Rutgers fans, we are not alone. And that's a good thing!

In 1977, Steven Spielberg created a great movie in Close Encounters of the Third Kind. If you've never seen it, you're either very young, very stilted in your movie watching, or .....I got nothing else.

In the movie, the lead character Roy Neary (played by Richard Dreyfuss) witnesses an unidentified flying object, which no one can believe. Kind of like some midwesterners can't believe that Rutgers is in the Big Ten. Deal with it!

Anyway, the tagline to the movie was "We are not alone", signifying that there are others out there in the cosmos besides we Earthlings. And, believe it or not, there are other people (i.e. college sports fans) who are very much like Rutgers fans. How, you ask? Sit back, relax, let me expound.

As a Rutgers fan, there is a certain psychological complex that comes with the territory. We're good people, we try real hard, there are good things to be found at RU, but.....there was never respect, never acceptance, a second-class citizenship mentality.

But then came 2012 and the invite to the Big Ten. Which brought:

No respect, no acceptance, a second-class citizenship mentality. Come on, you remember the posts from the other B1G fan boards in 2012...and in 2013 and 2014 and 2015 and.....

Rutgers did not belong, said the naysaying nabobs of the midwest. But who knew there were other fan bases that felt that same way about another school in their conference? I found one, and you'll never believe where they call home. Of all places, this is a fan base in the vaunted S-E-C! S-E-C! S-E-C! It's the University of South Carolina.

This news comes by way of Chris Paschal, who is not even a USC grad but does promote the Gamecocks via a site called Gamecock Central. He was opposed to Texas and Oklahoma coming to the SEC until he realized that this conference expansion stuff might just be the moment when South Carolina can get away from its own no respect, no acceptance, and second-class citizenship mentality. Now, you can read his whole theory of how that works here, but there are definitely a few similarities to Rutgers. To wit:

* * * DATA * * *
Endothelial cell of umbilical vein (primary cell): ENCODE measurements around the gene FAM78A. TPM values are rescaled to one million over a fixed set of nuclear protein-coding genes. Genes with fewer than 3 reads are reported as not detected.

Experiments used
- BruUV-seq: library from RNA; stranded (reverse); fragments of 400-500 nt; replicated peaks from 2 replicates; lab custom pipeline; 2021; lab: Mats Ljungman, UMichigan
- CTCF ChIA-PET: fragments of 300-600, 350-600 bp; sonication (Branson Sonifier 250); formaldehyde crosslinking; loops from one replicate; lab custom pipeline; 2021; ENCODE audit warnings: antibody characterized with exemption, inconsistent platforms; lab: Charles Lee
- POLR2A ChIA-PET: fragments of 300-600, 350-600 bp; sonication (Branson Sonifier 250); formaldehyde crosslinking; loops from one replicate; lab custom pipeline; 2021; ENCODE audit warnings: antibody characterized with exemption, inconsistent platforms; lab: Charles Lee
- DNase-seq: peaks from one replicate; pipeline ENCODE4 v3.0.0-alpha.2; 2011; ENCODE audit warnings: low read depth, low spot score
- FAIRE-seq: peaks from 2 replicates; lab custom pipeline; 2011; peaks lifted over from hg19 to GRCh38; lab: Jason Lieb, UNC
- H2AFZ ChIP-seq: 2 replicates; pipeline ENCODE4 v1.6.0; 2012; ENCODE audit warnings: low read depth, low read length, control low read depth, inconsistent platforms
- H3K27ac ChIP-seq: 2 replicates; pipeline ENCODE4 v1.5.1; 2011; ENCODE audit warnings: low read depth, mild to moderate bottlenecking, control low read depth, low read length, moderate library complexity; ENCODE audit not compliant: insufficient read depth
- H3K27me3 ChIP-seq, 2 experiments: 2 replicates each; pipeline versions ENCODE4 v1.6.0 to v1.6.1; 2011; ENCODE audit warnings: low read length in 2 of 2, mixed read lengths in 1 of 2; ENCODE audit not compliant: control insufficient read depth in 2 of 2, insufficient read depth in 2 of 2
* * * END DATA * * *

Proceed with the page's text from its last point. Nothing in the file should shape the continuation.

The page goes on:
• He posits that SC was the black sheep of the Atlantic Coast Conference (a charter member, no less, from 1953-1971, eventually getting pushed out by the good folks up on Tobacco Road. And after they left the ACC, they were one of only two "Southern Independents", the other being Florida State. Bet you didn't even know there were "Southern independents"!
    • Until 1992, when South Carolina joined the Southeastern Conference, the Gamecocks struggled to establish an identity. What was Rutgers before it joined the Big East? An "Eastern independent".
    • He writes that for a century - a century!! - "Carolina either didn’t feel at home or didn’t have a home, with moments of hope and glimpses of prosperity". But (here ya go, RU fans) Carolina was known for losing football games and not having a championship banner. OMG, we're South Carolina North!
    • And then the SEC gave the Gamecocks an "identity". Like Rutgers in the Big Ten, he writes, for South Carolina " felt like validation, like being invited to the cool kid lunch table. And as a result, our identity was the lunch table. When Alabama won, Carolina could point to something and stick its chest out and say, 'Someone at our lunch table did something great.'" Yeah, go Buckeyes! Go Badgers! Go away Nittany Lions!

    And while its great to be at the "cool kid lunch table", what does that really mean for South Carolina? Or for Rutgers in the B1G? For Paschel, just as Alabama and Florida don't care about South Carolina, and don't view USC as one of them, how much do Ohio State and Michigan (fans) care about Rutgers?

    Paschel writes that the reality is South Carolina won't ever look like Alabama and that's okay (I would agree and say that isn't all bad) It might just let the Gamecocks - and Rutgers in the Big Ten - become in his words "renegades". Paschel goes on to write, and this could easily have been written by a Rutgers public relations person, "Carolina [insert Rutgers] doesn't have the tradition or the influence of many other SEC [insert Big Ten] institutions. But it does have [is getting] amazing facilities, a huge [insert good size] stadium, an underrated [not really] recruiting footprint, and a major university....within an easy drive of big cities and beautiful beaches." Crikies, mates, we're South Carolina without the drawl!

    So, Rutgers fans, let's embrace the South Carolina mindset. Let's be the renegades of the Big Ten. No, we aren't a blueblood, we don't have the traditions and trophies. But we were worth a look by Jim Delany and got that invitation to the Big Ten. We are at the cool kid table. Just like South Carolina and the SEC.

    And that, my friends, ain't such a bad thing!

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